What Are You Wearing?

If our clothing is viewed as a means of self-expression, a representation of who we are, then what do Candace’s multi-colored gloves and pink-laced paddock boots say about her as a rider? She explores the concept in this essay.

Candace's glove collection... and pink-laced paddock boots. Photo by Candace Wade.

Candace’s glove collection… and pink-laced paddock boots. Photo by Candace Wade.

“What are you wearing?” is usually followed by heavy breathing and suggested activities that you wouldn’t share with your mother. I was dressing for my first ride with my dressage friend. She’s an old-school, trained in the early Spanish Riding School method repository of dressage knowledge… and opinions. My husband asked the “what are you wearing” question as he caught me scrabbling through my riding togs.

Forget that I am just a recreational rider.Forget that I am a self-proclaimed “horse slut,” someone who doesn’t own a horse and will ride whatever safe horse she can get her thighs around. Forget that my training has been a patchwork of riding lessons. I was in trouble when my friend asked “Do you want a lesson or do you just want to slop around the arena?” “Oh, I’ll just slop around the arena, thank you.” Next, I injected a little levity with a reference to my uniform of pink-laced paddock boots and half-chaps.  There was a breath of a pause before I heard: “You can wear what you like if you are going to slop around.”

Turns out I have a nice pair of tall German riding boots I bought from a dressage booth at the Equine Affaire in Ohio last April. I haven’t worn them because 1. They are very stiff and uncomfortable and 2. I don’t feel I ride well enough to sport them. My friend sighed. “They are supposed to be stiff to keep your leg in the correct position. The only way they get more comfortable is to WEAR THEM. Get a lift from the tack shop for the heel. That will help. If you dress for how you ride, you will ride as you dress.”

My friend had given me a spiffy pair of cotton net and robin’s egg blue leather riding gloves for Christmas. I had planned to wear those — not my usual neon pink gloves. Dead air on the phone, then: “I gave those to you thinking you would wear them someplace else.” I knew I was in for an ego-trouncing before I even slid my boot toes into the irons.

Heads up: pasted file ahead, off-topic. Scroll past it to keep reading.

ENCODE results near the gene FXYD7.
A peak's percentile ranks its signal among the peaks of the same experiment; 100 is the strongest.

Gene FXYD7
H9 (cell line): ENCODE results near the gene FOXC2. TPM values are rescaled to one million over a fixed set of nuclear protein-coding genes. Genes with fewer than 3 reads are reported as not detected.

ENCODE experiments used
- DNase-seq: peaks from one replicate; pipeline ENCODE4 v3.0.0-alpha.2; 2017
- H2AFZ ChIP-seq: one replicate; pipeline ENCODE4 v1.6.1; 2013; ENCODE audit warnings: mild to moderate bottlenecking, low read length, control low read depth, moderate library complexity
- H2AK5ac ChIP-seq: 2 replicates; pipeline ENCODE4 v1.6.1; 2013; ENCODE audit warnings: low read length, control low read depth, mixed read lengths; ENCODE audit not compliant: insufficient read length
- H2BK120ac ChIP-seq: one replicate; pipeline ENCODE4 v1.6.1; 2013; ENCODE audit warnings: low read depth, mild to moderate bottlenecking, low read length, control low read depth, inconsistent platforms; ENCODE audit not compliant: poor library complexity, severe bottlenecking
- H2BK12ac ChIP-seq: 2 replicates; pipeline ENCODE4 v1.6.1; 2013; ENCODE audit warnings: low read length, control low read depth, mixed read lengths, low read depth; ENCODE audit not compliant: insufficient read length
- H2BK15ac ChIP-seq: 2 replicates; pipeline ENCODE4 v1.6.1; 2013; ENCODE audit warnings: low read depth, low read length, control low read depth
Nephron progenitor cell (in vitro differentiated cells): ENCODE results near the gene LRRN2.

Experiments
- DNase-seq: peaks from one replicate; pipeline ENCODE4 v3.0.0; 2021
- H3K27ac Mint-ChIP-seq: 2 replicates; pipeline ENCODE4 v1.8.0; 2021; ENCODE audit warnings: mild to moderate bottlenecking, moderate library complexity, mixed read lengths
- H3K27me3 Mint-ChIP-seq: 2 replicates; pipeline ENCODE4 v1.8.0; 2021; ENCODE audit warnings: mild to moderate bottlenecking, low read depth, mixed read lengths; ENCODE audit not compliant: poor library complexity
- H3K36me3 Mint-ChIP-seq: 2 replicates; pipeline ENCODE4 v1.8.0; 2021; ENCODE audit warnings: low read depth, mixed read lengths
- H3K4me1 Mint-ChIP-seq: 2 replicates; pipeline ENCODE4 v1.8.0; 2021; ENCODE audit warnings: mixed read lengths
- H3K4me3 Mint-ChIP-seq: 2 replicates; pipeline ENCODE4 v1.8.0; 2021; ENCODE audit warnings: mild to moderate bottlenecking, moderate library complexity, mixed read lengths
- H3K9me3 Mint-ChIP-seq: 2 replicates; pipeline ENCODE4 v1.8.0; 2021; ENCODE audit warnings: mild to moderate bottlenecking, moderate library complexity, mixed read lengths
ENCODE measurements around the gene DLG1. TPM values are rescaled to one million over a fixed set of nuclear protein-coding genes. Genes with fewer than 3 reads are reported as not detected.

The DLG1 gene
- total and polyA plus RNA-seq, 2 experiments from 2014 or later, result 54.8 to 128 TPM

So, there I was on the floor in the bedroom struggling to get past my need for emotional and physical comfort. I chose my black schooling tights – classic – not my favorite peacock blue ones. I fought my hand reaching for the oversized shirt that hides my derrière. I chose a neutral turtleneck that tucks in and a Polartec zippy for warmth and the Kleenex pockets. The world would just have to deal with the sight of my middle-aged rear. I did pull on my silk, anti-terminal VPL (visible panty line) undies.

Socks. I don’t care; I must wear my lucky pink and purple socks. I stood my ground and told my friend: “I have to be me — I’m wearing my lucky socks.” Her reply was that everyone at the barn wears lucky socks. So much for my fight for individuality amongst the traditions of dressage.

Gloves. I have black gloves (summer and winter weight), purple gloves, red gloves, pink gloves and the new robin’s egg blue pair that have yet to finger reins. I knew I should go for the black gloves so, as my friend put it, “your hand mistakes won’t be so glaring.” Gloves are like the socks with me, they are an expression of how I feel. Besides, as I pulled them on in front of my friend:  “I want you to see when I make a hand mistake so you can correct me.” There… snap… blue gloves.

“What are you wearing?” turned out to be a deeply revealing question. No, my friend is not a snarky snoot. She is one of a dying breed in classical dressage and in most equestrian-based activities. Few have the time and patience to work with horses the old way. What is lost is the subtlety, what looks like magic, but is just giving a horse the time to figure out what you want and what he can give. When money and ribbons and our busy lives interfere, people like my friend see the beauty, tradition and the fostering of mentally and physically sound horses vanish. She feels the loss – especially for the horses.

“What are you wearing?” caused me to ask who and what am I? Who and what do I want to be? I opted for being realistic. I want to learn and improve, but riding is fun time for me. I want to have fun and make sure I do no harm to the horse and, with luck, to me. Being an archive for classical dressage is not in my future.

What am I wearing? Lucky socks; black/blue/brown or tan schooling tights; whatever shirt pleases me including my black Leon Russell t-shirt; my pink-laced paddock boots and half-chaps for the rough trail; but, now, my tall riding boots for lessons. Gloriouski, they really do keep your leg in place! Gloves? I “yam what I yam,”. . . pink, purple or robin’s egg blue.

What are you wearing?

Photo courtesy of Candace Wade.

Photo courtesy of Candace Wade.

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